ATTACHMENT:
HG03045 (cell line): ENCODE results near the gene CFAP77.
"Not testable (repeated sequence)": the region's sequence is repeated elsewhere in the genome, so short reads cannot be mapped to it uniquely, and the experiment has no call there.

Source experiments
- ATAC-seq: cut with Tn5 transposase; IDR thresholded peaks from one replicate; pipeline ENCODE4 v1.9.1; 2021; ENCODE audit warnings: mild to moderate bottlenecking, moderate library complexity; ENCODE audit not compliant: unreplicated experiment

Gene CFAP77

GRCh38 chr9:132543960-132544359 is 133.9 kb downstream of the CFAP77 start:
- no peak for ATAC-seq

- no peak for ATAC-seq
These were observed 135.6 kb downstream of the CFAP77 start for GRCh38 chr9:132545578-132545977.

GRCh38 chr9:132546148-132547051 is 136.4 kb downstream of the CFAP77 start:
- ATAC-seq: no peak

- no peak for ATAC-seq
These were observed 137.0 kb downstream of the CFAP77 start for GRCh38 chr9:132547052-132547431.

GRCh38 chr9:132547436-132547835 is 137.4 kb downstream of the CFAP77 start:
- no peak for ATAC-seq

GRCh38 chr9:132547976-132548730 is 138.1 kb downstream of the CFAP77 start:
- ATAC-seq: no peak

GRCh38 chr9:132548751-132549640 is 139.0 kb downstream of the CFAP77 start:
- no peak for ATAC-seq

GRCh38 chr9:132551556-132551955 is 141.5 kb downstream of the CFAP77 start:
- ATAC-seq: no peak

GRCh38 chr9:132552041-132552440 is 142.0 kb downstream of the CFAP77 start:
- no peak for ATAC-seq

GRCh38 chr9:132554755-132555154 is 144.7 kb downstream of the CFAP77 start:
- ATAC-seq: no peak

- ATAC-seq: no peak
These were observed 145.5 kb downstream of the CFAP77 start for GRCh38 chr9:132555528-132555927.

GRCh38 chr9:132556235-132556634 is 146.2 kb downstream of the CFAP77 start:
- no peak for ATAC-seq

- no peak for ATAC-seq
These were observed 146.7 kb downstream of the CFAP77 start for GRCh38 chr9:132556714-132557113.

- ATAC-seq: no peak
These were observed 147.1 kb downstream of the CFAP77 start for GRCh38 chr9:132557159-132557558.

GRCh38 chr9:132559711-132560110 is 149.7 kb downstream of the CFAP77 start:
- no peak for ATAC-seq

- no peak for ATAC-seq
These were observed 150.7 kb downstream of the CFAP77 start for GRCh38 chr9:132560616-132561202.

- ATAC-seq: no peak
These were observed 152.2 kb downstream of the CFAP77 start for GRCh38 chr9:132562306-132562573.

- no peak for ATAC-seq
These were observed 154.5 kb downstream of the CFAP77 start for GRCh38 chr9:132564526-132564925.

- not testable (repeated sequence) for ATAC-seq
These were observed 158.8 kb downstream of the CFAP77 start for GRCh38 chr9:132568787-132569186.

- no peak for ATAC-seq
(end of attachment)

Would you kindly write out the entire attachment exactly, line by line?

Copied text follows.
HG03045 (cell line): ENCODE results near the gene CFAP77.
"Not testable (repeated sequence)": the region's sequence is repeated elsewhere in the genome, so short reads cannot be mapped to it uniquely, and the experiment has no call there.

Source experiments
- ATAC-seq: cut with Tn5 transposase; IDR thresholded peaks from one replicate; pipeline ENCODE4 v1.9.1; 2021; ENCODE audit warnings: mild to moderate bottlenecking, moderate library complexity; ENCODE audit not compliant: unreplicated experiment

Gene CFAP77

GRCh38 chr9:132543960-132544359 is 133.9 kb downstream of the CFAP77 start:
- no peak for ATAC-seq

- no peak for ATAC-seq
These were observed 135.6 kb downstream of the CFAP77 start for GRCh38 chr9:132545578-132545977.

GRCh38 chr9:132546148-132547051 is 136.4 kb downstream of the CFAP77 start:
- ATAC-seq: no peak

- no peak for ATAC-seq
These were observed 137.0 kb downstream of the CFAP77 start for GRCh38 chr9:132547052-132547431.

GRCh38 chr9:132547436-132547835 is 137.4 kb downstream of the CFAP77 start:
- no peak for ATAC-seq

GRCh38 chr9:132547976-132548730 is 138.1 kb downstream of the CFAP77 start:
- ATAC-seq: no peak

GRCh38 chr9:132548751-132549640 is 139.0 kb downstream of the CFAP77 start:
- no peak for ATAC-seq

GRCh38 chr9:132551556-132551955 is 141.5 kb downstream of the CFAP77 start:
- ATAC-seq: no peak

GRCh38 chr9:132552041-132552440 is 142.0 kb downstream of the CFAP77 start:
- no peak for ATAC-seq

GRCh38 chr9:132554755-132555154 is 144.7 kb downstream of the CFAP77 start:
- ATAC-seq: no peak

- ATAC-seq: no peak
These were observed 145.5 kb downstream of the CFAP77 start for GRCh38 chr9:132555528-132555927.

GRCh38 chr9:132556235-132556634 is 146.2 kb downstream of the CFAP77 start:
- no peak for ATAC-seq

- no peak for ATAC-seq
These were observed 146.7 kb downstream of the CFAP77 start for GRCh38 chr9:132556714-132557113.

- ATAC-seq: no peak
These were observed 147.1 kb downstream of the CFAP77 start for GRCh38 chr9:132557159-132557558.

GRCh38 chr9:132559711-132560110 is 149.7 kb downstream of the CFAP77 start:
- no peak for ATAC-seq

- no peak for ATAC-seq
These were observed 150.7 kb downstream of the CFAP77 start for GRCh38 chr9:132560616-132561202.

- ATAC-seq: no peak
These were observed 152.2 kb downstream of the CFAP77 start for GRCh38 chr9:132562306-132562573.

- no peak for ATAC-seq
These were observed 154.5 kb downstream of the CFAP77 start for GRCh38 chr9:132564526-132564925.

- not testable (repeated sequence) for ATAC-seq
These were observed 158.8 kb downstream of the CFAP77 start for GRCh38 chr9:132568787-132569186.

- no peak for ATAC-seq